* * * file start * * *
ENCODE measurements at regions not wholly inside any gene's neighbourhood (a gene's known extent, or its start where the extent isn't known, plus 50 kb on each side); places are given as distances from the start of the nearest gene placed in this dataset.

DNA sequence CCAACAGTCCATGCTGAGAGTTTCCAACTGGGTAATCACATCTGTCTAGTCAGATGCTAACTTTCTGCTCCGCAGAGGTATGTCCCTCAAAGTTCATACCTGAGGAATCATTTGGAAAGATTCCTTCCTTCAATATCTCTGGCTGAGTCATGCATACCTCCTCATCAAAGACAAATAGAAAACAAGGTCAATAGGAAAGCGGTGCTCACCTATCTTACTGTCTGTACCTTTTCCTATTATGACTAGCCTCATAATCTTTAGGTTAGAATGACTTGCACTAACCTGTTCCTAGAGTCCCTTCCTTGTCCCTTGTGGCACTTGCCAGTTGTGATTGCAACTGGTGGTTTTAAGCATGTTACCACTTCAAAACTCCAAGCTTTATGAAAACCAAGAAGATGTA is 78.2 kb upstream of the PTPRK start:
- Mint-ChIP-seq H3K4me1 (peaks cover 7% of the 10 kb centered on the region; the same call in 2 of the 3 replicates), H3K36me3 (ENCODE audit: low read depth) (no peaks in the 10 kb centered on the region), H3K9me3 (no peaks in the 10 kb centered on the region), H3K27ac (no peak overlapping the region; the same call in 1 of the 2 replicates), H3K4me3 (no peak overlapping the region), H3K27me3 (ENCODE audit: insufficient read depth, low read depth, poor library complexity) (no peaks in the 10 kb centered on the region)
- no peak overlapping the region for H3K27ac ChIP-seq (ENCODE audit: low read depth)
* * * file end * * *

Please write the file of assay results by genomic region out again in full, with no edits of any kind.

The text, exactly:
ENCODE measurements at regions not wholly inside any gene's neighbourhood (a gene's known extent, or its start where the extent isn't known, plus 50 kb on each side); places are given as distances from the start of the nearest gene placed in this dataset.

DNA sequence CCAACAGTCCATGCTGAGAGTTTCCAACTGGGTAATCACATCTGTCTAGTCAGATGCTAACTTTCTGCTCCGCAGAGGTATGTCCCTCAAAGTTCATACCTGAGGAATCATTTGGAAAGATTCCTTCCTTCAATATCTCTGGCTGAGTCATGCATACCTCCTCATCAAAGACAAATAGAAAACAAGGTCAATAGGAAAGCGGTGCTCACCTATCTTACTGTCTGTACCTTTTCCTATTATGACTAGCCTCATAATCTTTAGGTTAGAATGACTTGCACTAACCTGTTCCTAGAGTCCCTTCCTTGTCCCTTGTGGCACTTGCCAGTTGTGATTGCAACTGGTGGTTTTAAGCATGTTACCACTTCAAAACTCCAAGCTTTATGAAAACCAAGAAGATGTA is 78.2 kb upstream of the PTPRK start:
- Mint-ChIP-seq H3K4me1 (peaks cover 7% of the 10 kb centered on the region; the same call in 2 of the 3 replicates), H3K36me3 (ENCODE audit: low read depth) (no peaks in the 10 kb centered on the region), H3K9me3 (no peaks in the 10 kb centered on the region), H3K27ac (no peak overlapping the region; the same call in 1 of the 2 replicates), H3K4me3 (no peak overlapping the region), H3K27me3 (ENCODE audit: insufficient read depth, low read depth, poor library complexity) (no peaks in the 10 kb centered on the region)
- no peak overlapping the region for H3K27ac ChIP-seq (ENCODE audit: low read depth)